Malaysia rejects at least 150 Myanmar refugees since the start of the month
by Steve Suwannarat

The refugees turned away include opponents of Myanmar’s ruling junta. According to the United Nations, Malaysia hosts at least 158,000 asylum seekers from Myanmar, two thirds of whom are ethnic Rohingya.

Kuala Lumpur (AsiaNews) – A new wave of expulsions in Malaysia raises concern about the fate of Myanmar refugees who have sought asylum in neighbouring Southeast Asian countries after long and perilous sea journeys.

At least 150 asylum seekers have been deported since the start of the month, despite international pressure and assurances from the Malaysian authorities. They include several opponents of Myanmar’s military who overthrew the country’s civilian government on 1 February 2021, sparking a brutal civil war.

According to the United Nations High Commissioner for Refugees (UNHCR), about 158,500 refugees and asylum seekers from Myanmar had found refuge in Malaysia by the end of July,  about two-thirds ethnic Rohingya and one third from other ethnic groups opposed to Myanmar’s military regime.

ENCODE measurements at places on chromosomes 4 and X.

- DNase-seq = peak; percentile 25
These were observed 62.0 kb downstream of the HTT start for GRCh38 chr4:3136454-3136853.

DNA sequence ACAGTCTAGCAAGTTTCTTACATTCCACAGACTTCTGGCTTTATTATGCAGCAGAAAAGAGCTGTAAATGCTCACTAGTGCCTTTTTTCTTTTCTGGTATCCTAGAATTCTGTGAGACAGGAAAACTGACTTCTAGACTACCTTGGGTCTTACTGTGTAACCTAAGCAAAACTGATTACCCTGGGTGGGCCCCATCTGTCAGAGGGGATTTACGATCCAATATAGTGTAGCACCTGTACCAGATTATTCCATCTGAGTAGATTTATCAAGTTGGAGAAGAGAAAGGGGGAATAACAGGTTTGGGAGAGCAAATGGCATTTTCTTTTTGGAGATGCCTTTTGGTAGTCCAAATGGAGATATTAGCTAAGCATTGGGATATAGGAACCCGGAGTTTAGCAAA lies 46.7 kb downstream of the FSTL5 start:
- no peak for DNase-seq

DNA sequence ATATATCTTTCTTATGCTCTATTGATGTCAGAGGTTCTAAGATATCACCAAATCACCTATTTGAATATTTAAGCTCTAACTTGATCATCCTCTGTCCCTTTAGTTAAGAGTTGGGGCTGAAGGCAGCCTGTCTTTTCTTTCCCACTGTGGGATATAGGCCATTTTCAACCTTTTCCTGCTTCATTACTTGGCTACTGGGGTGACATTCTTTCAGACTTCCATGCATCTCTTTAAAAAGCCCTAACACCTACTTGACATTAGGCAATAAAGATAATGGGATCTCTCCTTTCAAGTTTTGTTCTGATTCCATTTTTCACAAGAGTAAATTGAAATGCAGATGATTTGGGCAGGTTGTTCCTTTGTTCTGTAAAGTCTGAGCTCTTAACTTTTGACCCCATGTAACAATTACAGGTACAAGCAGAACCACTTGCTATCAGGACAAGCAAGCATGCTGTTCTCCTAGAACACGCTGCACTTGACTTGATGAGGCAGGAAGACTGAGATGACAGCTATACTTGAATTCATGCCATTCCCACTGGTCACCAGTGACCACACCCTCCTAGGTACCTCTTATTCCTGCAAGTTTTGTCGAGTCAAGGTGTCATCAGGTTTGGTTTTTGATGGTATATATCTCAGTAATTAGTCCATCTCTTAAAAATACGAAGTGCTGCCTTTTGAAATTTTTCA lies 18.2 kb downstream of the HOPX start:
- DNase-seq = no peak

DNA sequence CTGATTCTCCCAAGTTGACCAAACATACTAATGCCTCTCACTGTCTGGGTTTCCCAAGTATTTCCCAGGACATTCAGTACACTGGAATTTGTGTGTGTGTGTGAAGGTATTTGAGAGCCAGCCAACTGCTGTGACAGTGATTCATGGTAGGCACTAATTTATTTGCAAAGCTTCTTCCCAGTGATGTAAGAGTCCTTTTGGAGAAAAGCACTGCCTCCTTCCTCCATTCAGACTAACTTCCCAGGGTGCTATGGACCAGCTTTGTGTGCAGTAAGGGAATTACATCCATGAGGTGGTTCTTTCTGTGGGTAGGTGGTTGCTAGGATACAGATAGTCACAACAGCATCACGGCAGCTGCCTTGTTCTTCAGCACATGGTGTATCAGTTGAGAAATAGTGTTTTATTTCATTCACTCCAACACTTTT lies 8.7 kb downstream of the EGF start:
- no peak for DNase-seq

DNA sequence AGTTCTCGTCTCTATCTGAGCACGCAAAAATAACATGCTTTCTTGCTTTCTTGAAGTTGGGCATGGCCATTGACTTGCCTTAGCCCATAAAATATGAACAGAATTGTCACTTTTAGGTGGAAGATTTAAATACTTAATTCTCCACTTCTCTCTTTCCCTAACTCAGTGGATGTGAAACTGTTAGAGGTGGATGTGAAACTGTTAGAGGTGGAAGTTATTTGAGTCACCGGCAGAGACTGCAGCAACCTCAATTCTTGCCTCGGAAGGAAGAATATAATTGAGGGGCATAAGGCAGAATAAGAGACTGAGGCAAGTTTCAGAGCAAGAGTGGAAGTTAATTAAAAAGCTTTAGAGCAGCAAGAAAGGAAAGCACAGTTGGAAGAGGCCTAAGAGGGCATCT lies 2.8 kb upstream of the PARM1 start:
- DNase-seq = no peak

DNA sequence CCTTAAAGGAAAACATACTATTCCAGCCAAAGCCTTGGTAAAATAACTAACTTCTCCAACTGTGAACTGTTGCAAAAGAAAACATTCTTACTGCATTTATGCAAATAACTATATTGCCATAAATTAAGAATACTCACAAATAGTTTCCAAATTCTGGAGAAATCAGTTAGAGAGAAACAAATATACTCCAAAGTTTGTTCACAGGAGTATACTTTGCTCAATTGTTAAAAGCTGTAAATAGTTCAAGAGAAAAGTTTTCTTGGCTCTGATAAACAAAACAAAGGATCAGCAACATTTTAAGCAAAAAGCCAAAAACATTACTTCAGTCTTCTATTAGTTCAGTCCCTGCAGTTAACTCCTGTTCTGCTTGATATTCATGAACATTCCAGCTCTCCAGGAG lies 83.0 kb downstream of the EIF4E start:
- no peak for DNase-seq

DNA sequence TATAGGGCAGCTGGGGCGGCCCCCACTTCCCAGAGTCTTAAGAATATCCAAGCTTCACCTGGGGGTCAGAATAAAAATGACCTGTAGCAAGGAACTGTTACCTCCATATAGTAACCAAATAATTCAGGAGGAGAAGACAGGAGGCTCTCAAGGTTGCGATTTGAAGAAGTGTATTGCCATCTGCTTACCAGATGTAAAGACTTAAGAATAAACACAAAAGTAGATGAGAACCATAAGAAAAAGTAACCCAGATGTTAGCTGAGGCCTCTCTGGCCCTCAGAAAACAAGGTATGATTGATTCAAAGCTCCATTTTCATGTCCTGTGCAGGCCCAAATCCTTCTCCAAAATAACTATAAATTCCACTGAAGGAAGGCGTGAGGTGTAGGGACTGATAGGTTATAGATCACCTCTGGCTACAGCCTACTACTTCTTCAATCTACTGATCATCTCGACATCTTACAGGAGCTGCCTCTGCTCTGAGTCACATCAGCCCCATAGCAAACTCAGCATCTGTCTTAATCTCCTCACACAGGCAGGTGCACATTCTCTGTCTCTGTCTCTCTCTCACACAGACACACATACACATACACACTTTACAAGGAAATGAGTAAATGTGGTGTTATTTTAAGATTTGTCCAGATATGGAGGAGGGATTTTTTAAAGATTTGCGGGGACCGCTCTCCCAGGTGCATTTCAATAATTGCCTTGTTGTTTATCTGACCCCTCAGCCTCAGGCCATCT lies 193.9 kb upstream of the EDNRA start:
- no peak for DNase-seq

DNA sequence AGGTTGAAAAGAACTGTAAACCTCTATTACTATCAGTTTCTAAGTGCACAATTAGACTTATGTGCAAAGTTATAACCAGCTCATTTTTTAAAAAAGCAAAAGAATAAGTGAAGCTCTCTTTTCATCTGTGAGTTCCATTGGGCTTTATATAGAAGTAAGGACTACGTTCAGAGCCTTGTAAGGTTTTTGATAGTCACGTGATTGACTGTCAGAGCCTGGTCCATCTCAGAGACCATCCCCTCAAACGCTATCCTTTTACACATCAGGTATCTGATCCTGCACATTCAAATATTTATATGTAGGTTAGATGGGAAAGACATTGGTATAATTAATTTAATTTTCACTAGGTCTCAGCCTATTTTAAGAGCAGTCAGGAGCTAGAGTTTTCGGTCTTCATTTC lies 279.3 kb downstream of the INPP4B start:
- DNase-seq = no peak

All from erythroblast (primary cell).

Many reached Malaysia following the land route through Thailand, while others, like the persecuted Rohingya, arrived after travelling first to Bangladesh, which hosts hundreds of thousands of them.

Malaysia has upheld the international legal principle of non-refoulement, but this has not been matched by an equal commitment to granting refugees a legal status that allows a safe stay, at least until relocation to third countries. This has led to abuses perhaps as a part of a policy of deterrence to discourage people from coming to Malaysia.

Although the Southeast Asian country has been the ASEAN member most critical of Myanmar’s military junta, it has entertained an ambiguous attitude towards refugees, as evinced by the expulsion of refugees who belong to Myanmar’s pro-democracy opposition.

The latter include members of the National League for Democracy, the party of former civilian leader Aung San Suu Kyi, and members of the National Unity Government (NUG), which leads the armed resistance within Myanmar and supports internally displaced persons (IDPs) who now number over a million, mostly from minority ethnic groups.

Recently, Myanmar’s military junta decided that displaced people would no longer have access to camps or other facilities. This increases the risk that, despite sealed borders, more people might try to flee to Myanmar’s neighbours; the one exception being Thailand.